Red-Footed Tortoise (Chelonoidis Carbonaria)

Red footed Tortoise

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Red-footed Tortoise Facts

Red-footed Tortoises are closely related Yellow-Footed tortoises. On average, adults get to be about 12 inches (30 centimeters) long, with the exception here and there for some who grow up to 19 inches (40 centimeters).

Its carapace is dark in color and is loaf shaped. They have lighter patches in the center of each scale. The limbs are dark and have scales that are brightly colored.

The bright colors of the scales that are found on the legs range from red to pale yellow.

One thing to notice is that as the red foot tortoise grows up, its head will change color from red to a yellow.

Before we jump into where these tortoises are found, below is a quick reference guide for the recommended products you can pick up in order to care properly for your new pet.

Recommended Products

Where are the Red-Footed Tortoise found?

Red footed Tortoise looking at camera

Red-footed tortoises are naturally found in the northern area of South America. They live in the savannah and forest ranges in the Amazon basin.

These tortoises generally love environments that range from dry grass-lands to humid forests. They always seem to be very happy after rainstorms. Rainstorms also seem to stimulate breeding.

Red-Footed Tortoise diet

Red footed Tortoise Diet

These tortoises are quite easy when it comes to being fed. You can feed them things like hibiscus, store bought vegetables, weeds or grass from your yard (so long as you don’t use any pesticides), the occasional fruit like watermelon, cantaloupe or melon.

Mazuri Tortoise Diet is also a great food for these tortoises and will nourish them well.

Fungi and invertebrates also seem to be among Red-footed tortoise favorite foods. They particularly enjoy eating carrions and any bugs that they can get a hold of.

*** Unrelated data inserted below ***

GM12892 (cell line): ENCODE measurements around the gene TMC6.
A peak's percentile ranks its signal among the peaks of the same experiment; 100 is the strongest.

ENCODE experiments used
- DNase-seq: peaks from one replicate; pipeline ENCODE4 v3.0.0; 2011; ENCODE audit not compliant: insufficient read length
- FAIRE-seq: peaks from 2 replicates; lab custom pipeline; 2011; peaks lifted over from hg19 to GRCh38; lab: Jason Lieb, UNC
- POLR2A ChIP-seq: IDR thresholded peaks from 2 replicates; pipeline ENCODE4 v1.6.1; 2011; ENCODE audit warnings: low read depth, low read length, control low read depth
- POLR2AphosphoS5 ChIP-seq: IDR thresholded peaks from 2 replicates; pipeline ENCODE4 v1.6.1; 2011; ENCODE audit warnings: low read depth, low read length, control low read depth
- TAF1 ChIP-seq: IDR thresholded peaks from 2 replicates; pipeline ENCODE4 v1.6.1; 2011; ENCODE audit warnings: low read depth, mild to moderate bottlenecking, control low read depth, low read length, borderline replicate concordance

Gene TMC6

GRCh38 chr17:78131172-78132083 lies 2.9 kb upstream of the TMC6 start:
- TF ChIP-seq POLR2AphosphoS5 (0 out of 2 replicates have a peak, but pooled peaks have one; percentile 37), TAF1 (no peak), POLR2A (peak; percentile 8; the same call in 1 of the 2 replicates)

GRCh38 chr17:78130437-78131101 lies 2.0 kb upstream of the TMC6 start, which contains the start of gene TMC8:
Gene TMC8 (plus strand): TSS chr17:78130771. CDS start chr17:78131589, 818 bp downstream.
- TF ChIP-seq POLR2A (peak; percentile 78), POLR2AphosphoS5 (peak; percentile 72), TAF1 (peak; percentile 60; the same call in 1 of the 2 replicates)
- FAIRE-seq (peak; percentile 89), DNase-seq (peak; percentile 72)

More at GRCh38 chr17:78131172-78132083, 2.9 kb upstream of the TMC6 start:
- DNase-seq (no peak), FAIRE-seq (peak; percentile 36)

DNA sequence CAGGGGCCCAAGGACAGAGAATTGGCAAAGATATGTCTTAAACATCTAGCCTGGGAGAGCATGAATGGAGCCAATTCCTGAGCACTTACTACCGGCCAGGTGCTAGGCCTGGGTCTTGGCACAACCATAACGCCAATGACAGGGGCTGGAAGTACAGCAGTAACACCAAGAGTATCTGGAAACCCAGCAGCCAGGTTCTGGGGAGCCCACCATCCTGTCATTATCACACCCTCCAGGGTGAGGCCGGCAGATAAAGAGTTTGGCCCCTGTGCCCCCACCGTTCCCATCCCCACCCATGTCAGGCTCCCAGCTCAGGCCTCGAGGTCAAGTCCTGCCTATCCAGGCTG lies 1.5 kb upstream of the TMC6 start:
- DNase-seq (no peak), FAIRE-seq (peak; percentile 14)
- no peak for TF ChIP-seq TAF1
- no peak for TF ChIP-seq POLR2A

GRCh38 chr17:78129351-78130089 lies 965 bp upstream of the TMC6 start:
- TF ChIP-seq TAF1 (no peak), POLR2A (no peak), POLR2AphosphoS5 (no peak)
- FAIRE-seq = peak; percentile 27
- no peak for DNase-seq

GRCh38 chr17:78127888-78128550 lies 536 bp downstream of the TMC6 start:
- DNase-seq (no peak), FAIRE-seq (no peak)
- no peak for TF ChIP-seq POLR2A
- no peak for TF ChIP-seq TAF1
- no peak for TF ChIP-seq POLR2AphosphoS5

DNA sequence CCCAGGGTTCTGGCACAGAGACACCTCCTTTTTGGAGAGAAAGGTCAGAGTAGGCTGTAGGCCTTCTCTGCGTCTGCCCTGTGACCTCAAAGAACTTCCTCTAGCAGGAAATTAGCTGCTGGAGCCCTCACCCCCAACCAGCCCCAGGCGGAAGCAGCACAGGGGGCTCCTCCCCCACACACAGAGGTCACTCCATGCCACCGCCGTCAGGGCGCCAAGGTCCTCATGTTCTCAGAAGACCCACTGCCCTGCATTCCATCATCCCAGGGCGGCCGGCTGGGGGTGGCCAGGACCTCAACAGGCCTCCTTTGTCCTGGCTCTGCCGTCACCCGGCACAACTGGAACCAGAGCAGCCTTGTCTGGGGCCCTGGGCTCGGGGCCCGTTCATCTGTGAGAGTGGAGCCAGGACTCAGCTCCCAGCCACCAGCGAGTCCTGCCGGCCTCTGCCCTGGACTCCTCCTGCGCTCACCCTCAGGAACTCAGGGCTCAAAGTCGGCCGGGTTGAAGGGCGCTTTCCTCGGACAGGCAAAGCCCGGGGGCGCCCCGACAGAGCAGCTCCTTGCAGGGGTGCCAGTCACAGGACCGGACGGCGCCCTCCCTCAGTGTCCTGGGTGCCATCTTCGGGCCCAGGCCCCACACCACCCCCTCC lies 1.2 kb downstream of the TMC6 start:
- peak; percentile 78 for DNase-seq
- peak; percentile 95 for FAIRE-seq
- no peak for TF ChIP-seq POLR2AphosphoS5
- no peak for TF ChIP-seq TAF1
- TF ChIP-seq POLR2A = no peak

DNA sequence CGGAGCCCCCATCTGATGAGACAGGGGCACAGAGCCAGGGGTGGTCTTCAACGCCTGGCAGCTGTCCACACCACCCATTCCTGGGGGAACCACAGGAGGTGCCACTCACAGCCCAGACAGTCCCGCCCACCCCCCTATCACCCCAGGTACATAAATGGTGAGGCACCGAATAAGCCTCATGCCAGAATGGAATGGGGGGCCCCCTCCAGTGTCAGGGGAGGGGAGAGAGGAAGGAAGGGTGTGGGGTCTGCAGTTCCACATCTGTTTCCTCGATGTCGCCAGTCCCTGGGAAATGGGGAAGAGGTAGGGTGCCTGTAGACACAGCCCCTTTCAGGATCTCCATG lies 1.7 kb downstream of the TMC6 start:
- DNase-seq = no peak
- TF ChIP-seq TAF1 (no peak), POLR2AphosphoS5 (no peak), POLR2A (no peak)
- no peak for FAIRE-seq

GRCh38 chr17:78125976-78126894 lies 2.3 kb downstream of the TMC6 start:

One cool thing about them is that they will even recognize you and come up to you when you approach them.

Red Footed Tortoise Habitat


Despite having carapaces for protection, you should go an extra mile to ensure that you Red Footed tortoises are safe from predators. We recommend keeping baby red footed tortoises in the zoo med tortoise house as it has a lid that can be locked and you can also easily access them for feeding.

As they grow larger then you can build something larger to house them. The should have a space where they can go to either warm up if it is a colder climate, or to cool off in a hotter one.

They will need a full spectrum UVB light to ensure they can absorb and process all the nutrients in the food they are eating. Temperature wise you should aim to have their basking area around 90 – 100 degrees fahrenheit.

There is a great lighting kit by Zoo Med that has both a UVB light and an 50 watt heat bulb included in it. The Aluminum dome can handle up to a 100 watt bulb, so if you need to get a higher wattage bulb to increase the heat, you have that flexibility.

Humidity wise these tortoises enjoy a good spray down here and there and will actually become more active, as you can see in the video below. One last thing that could be handy is a thermometer to monitor the temperature and humidity of the basking area.

Red Footed Tortoise Breeding


First you need to make sure you have a male and and a female. An easy way to check that is by looking at their shell and plastron (underside). Males will have a shell that from the top looks like it comes in in the middle, similar to a coke bottle. Additionally if you look at their plastron you will see that in concaves inward.

Female Red Footed Tortoises will have a wider shell when looking at them from the top, and when looking at them from the bottom will have a more flat shell. This is where their eggs are housed.

You should only start breeding these tortoises once they have reached the appropriate size and age. The recommended minimum size is around 5 to 8 inches long.

When all the factors are right, instincts will take control and the mating process will begin. You need only one female Red Footed tortoise and one male to be able to achieve breeding success.

Hatchling care

Hatchlings are more sensitive to dehydration and drafts than adults. Their housing should protect them from outside predators and they should of course have proper heating and lighting as mentioned above.

On the first week, the hatchlings survive by feeding on yolk sac reserves. They can then feed on green vegetables. They will eat more and more as they grow bigger.

Next up is an in depth video guide on caring for these little guys.

How to Care for a Redfoot Tortoise Video


The red footed tortoise is a great tortoise to have as a pet. As with any turtle you need to be committed to keeping it for the long term and be aware they get to be up to around 30 to 40 lbs.

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About the author

Brock Yates

Brock Yates has a passion for educating people about turtles & tortoises. He manages several websites and has a goal of getting everyone the best and most accurate information to help them with their turtle & tortoise care.


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